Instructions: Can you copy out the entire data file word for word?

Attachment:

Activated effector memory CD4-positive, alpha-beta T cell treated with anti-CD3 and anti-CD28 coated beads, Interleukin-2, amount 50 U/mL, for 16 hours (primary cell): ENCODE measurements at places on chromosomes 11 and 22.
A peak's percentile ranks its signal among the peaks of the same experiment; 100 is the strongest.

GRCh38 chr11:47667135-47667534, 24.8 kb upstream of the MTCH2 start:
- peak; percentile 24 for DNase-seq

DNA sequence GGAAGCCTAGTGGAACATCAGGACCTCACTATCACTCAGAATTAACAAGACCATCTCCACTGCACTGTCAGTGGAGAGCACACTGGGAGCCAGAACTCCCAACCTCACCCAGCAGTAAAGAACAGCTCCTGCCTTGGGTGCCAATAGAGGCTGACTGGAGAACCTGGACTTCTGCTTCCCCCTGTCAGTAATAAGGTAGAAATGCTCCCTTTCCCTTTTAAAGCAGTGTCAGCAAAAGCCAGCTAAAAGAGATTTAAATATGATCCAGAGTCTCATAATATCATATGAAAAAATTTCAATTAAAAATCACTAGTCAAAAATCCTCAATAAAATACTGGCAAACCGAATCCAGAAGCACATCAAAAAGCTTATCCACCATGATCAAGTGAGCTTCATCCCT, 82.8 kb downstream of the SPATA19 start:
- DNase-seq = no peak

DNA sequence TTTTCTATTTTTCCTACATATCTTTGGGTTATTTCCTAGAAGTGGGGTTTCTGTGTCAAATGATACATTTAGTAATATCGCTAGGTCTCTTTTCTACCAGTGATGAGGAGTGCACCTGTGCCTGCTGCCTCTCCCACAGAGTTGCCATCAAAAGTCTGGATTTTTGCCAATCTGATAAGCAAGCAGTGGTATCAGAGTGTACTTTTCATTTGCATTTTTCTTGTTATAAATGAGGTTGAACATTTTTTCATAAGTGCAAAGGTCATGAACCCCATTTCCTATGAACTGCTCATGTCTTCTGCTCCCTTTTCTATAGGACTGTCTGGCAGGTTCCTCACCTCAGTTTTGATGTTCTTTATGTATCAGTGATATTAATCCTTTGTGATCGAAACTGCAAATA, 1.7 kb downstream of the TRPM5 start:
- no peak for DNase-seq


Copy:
Activated effector memory CD4-positive, alpha-beta T cell treated with anti-CD3 and anti-CD28 coated beads, Interleukin-2, amount 50 U/mL, for 16 hours (primary cell): ENCODE measurements at places on chromosomes 11 and 22.
A peak's percentile ranks its signal among the peaks of the same experiment; 100 is the strongest.

GRCh38 chr11:47667135-47667534, 24.8 kb upstream of the MTCH2 start:
- peak; percentile 24 for DNase-seq

DNA sequence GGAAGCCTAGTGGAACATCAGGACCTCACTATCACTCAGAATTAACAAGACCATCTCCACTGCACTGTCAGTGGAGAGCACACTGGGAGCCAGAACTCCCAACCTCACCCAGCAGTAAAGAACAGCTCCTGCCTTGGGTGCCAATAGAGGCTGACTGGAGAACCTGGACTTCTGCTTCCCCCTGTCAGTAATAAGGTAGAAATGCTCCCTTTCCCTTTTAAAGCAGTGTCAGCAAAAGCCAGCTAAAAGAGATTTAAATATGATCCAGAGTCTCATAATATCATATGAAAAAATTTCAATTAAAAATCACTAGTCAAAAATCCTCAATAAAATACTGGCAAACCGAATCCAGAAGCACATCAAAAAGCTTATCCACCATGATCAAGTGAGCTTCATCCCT, 82.8 kb downstream of the SPATA19 start:
- DNase-seq = no peak

DNA sequence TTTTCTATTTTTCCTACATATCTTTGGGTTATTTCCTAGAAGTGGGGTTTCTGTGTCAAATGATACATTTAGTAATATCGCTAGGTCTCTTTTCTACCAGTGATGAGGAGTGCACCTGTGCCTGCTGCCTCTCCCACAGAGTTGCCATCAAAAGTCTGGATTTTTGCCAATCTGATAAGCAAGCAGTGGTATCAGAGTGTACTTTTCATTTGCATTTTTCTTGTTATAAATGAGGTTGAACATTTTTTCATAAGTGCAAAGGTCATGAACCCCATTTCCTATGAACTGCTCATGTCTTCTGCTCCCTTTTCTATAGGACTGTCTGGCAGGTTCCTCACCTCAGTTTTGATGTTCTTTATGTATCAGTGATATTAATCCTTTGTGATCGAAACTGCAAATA, 1.7 kb downstream of the TRPM5 start:
- no peak for DNase-seq